Colin Payne

Pressure from 2011 Earthquake Leaves Mt. Fuji Ready to Blow its Top

by , 07/21/14
filed under: News

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Long-revered and much-climbed, Japan’s Mount Fuji looks like it’s ready to blow it’s top after more than 300 years of dormancy. A new study by a team of French and Japanese researchers reveals that an increase in tectonic pressure from the massive 9.0 earthquake that struck Japan in 2011 and caused the Fukushima meltdown has left Fuji in prime condition for an eruption.

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According to lead author of the study, Florent Brenguier of the Institute of Earth Sciences in France, their research doesn’t say that Fuji will actually erupt, nor when it might happen – but it does show the mountain is in “a critical state.” The team used 800 seismic sensors to study volcanoes in Japan to find out how they react to seismic waves such as those generated by earthquakes or explosions. The results allow them to better evaluate the risk of volcanic eruptions and might even allow scientists to predict when eruptions might happen. The researchers also looked at “seismic noise” that let them create a sort of “ultrasound” of the Earth’s crust, the Huffington Post reports. What they found was that the underground regions that saw the greatest disruptions from the earthquake weren’t at the epicenters, but under volcanic areas and particularly Mount Fuji.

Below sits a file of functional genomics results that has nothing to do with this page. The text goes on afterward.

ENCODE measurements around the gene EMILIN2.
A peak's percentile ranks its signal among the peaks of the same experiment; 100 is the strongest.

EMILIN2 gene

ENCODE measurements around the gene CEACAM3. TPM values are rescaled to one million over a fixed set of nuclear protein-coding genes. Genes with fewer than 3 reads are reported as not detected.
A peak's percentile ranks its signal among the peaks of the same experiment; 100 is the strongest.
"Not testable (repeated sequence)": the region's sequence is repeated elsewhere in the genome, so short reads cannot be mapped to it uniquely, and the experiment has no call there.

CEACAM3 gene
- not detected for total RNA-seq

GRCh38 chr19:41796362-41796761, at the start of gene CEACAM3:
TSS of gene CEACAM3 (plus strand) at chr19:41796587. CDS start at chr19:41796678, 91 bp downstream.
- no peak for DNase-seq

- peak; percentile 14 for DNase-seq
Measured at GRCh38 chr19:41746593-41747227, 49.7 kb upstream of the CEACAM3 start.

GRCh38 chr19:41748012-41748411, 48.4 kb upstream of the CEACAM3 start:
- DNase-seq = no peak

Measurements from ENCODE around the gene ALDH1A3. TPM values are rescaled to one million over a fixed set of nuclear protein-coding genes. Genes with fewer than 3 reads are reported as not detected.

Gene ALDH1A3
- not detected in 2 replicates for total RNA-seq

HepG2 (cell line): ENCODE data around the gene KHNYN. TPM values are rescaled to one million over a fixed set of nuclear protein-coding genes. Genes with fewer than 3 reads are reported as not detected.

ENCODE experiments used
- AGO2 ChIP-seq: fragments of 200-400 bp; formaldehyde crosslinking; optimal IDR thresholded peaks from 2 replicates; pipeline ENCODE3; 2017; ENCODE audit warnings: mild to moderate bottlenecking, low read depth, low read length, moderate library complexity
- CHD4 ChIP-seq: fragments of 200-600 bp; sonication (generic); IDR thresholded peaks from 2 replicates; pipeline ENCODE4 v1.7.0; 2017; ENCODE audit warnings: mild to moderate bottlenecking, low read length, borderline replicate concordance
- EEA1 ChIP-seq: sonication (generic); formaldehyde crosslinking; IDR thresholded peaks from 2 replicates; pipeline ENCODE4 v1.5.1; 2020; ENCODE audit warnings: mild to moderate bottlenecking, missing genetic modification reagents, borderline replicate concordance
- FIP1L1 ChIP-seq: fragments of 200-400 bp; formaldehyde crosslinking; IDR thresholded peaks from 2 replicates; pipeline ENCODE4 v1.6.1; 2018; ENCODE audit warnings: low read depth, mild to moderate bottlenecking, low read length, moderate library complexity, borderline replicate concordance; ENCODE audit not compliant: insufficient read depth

Related: Volcanic Eruptions May Have Slowed Climate Change, New Study Shows

“The volcanic regions are the ones where the fluids trapped in the rock – boiling water, gas, liquid magma, which cause an eruption where they rise to the surface – exert the greatest pressure,” Brenguier told The Guardian. “The seismic waves add to this pressure, causing even more disturbance.”

An eruption of Mount Fuji could be big trouble for the millions of people who live near it, including 8 million people in nearby Tokyo who would be affected by hot volcanic ash. Earlier in 2014 local governments in the area immediately surrounding the volcano developed an evacuation plan to get 1.2 million people out of their homes in case of an eruption, which would cover the area with lava.

Via Huffington Post, The Guardian.

Lead image via Shutterstock; others via Flickr Creative Commons, midorisyu and coolinsights

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  1. Hirofumi Minami July 21, 2014 at 6:21 pm

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